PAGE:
- Systems thinking, this refers to the individuals' ability to see the bigger picture and see beyond the norm choices. Systems' thinking also links up the other four disciplines, yet it is also true that systems thinking cannot be achieved without the other four disciplines. The ability to see the whole picture also allows employees to relate their actions to achieve longer term benefits or advantages. If all the employees within the auto sales company knew the effects of their actions and how it affects them, they may be more inclines to do their best to benefit the company in an effort to benefit them (HRDV1209 Study Guide V1.0:39-40).
These strategies may be difficult to implement, due to the expanse of the resources involved. Some companies may even may rethink their the decision to go forth with these implementations yet most of them do accept that becoming a learning organisation is a crucial and essential step in the growth of the company. They see that the potential advantages are so large that the companies are willing to make that investment.
Becoming a learning organisation will result in the company being able to play on its strengths, build and identify new strengths as well as possibly eliminate weaknesses and possible threats. It can also result in an increase in the commitment and performance from employees making the company more effective in accomplishing short or long term goals and objectives.
3.1 What is the importance of evaluating training for organisations?
3.2 Using practical examples analyse the usefulness of Kirkatrick's model of evaluation.
Although measuring the effectiveness of training programs could be expensive and time consuming, it is still an integral part of determining whether or not the program has been successful or not.
Evaluation of training also determines whether there are problems that need to be addressed, or strengths that can be built on. Having a well designed training program also makes identifying these strengths or weaknesses easier. As well as obvious benefits such as the above mentioned factors, evaluation of the training process will help the company keep up with its constantly changing environment i.e. its competitors, technology, legislation, and regulations. The evaluation process also provides feedback from the trainers as well as learners, these aids in the improvement of the quality of training.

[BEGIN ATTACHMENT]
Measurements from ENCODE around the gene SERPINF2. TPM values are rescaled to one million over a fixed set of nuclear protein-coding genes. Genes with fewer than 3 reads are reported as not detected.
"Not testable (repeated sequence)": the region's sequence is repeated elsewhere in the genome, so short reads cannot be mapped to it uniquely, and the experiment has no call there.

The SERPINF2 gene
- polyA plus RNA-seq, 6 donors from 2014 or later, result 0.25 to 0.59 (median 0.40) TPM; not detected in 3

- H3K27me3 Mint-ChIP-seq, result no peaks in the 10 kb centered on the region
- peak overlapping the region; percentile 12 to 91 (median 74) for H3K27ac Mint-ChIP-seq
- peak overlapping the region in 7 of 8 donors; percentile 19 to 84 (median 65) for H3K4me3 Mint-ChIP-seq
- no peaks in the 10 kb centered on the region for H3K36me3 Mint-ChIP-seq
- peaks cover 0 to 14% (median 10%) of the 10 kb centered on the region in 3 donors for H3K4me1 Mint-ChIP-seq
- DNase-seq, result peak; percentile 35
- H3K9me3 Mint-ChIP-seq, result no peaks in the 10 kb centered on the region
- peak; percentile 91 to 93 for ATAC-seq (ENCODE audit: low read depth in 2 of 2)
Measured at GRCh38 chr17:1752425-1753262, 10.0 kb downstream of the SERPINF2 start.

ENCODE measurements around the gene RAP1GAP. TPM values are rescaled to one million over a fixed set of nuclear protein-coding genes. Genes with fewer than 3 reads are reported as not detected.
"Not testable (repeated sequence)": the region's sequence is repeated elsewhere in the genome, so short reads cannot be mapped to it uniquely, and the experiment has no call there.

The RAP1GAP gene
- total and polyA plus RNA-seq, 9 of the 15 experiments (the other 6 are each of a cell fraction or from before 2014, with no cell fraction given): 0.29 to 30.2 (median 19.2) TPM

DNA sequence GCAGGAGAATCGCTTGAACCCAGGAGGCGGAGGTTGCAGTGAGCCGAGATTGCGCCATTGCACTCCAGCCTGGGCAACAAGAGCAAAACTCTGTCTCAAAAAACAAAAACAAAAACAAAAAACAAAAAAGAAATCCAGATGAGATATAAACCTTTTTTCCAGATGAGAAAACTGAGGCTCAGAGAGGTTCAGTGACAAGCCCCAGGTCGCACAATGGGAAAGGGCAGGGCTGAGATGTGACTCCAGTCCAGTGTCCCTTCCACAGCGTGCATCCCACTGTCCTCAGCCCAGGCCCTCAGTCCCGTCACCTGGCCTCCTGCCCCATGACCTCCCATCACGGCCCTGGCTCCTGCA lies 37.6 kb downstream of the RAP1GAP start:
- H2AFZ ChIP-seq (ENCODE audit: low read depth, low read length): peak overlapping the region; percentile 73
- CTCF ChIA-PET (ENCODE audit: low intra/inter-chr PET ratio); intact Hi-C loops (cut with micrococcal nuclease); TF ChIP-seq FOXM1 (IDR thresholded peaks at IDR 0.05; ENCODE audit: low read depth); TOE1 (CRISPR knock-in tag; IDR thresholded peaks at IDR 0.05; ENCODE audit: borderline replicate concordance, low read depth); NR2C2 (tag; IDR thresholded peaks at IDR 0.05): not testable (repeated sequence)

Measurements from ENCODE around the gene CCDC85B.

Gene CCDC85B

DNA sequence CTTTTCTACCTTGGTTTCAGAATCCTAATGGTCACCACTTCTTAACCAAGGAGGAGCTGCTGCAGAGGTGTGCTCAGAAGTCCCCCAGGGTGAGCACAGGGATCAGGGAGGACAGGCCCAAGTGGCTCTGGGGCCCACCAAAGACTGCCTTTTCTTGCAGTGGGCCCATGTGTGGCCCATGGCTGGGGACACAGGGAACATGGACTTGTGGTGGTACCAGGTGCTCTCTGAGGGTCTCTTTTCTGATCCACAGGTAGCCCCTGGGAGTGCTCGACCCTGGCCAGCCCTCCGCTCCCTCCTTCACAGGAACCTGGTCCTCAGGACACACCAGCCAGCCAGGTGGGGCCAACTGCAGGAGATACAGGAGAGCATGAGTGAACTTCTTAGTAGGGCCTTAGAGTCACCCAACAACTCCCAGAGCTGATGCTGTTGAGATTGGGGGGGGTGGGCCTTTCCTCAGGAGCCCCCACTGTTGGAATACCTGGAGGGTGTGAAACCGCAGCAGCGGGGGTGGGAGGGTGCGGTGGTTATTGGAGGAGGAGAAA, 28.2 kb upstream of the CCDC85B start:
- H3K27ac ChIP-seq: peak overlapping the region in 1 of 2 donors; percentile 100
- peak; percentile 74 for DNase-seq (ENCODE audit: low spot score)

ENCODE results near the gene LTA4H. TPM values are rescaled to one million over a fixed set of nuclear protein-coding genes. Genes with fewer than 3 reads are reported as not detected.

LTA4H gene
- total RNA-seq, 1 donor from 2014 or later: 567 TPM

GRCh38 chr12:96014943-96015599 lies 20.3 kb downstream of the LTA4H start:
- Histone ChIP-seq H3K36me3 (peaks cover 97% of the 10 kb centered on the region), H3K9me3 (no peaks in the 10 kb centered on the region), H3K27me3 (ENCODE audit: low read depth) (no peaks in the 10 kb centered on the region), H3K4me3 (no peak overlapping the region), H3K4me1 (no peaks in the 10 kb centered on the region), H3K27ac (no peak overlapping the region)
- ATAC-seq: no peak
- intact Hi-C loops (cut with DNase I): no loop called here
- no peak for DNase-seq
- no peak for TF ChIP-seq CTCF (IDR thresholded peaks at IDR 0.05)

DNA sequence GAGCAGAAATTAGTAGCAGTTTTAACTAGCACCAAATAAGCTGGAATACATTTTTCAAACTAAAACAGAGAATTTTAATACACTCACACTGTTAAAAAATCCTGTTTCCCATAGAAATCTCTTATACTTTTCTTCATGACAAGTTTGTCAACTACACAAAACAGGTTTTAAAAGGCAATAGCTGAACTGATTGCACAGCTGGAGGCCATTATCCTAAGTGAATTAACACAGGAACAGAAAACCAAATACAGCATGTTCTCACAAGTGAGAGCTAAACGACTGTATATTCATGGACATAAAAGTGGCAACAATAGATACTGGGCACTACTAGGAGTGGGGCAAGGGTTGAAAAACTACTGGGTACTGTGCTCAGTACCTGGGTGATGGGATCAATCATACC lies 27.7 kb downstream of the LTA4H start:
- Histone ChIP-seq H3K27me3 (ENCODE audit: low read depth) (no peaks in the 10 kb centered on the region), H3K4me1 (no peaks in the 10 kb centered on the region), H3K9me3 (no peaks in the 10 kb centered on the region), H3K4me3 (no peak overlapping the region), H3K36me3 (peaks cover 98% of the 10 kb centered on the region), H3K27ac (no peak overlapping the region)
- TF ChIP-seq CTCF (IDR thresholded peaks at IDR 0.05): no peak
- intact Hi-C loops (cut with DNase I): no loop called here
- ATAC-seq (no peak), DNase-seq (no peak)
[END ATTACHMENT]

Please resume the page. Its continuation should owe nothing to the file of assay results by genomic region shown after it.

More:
Easterby-Smith identified four main purposes of training, these are:
- Proving, determining that the training worked from factual information. It also deals with measuring the impact of the training.
- Controlling, this refers to the resources put into the training program, and seeing whether it was feasible for the company.
- Improving, here, problems that may have been encountered are dealt with, making the process more beneficial for the business.
- Reinforcing, this uses evaluation efforts as a deliberate contribution to the learning process itself (HRDV1209 Study Guide V1.0:70).
Proving and controlling are known as summative processes; as they seek a single acceptable answer. They also tend to rely on factual data which have to be assessed before taking further actions. Improving and reinforcing are formative as they seek a broader understanding about the processes in order to take actions or reach conclusions.
Donald Kirkpatrick developed a very well known model for measuring the effectiveness of training programs, which has inevitably stood the test of time and encompasses four main steps, these are as follows:
- Reaction, (how well an employee liked a particular program. This will also be a determinate for whether or not the employee learnt anything during the process.
- Learning, (what principles, facts and techniques were understood and absorbed by the employee)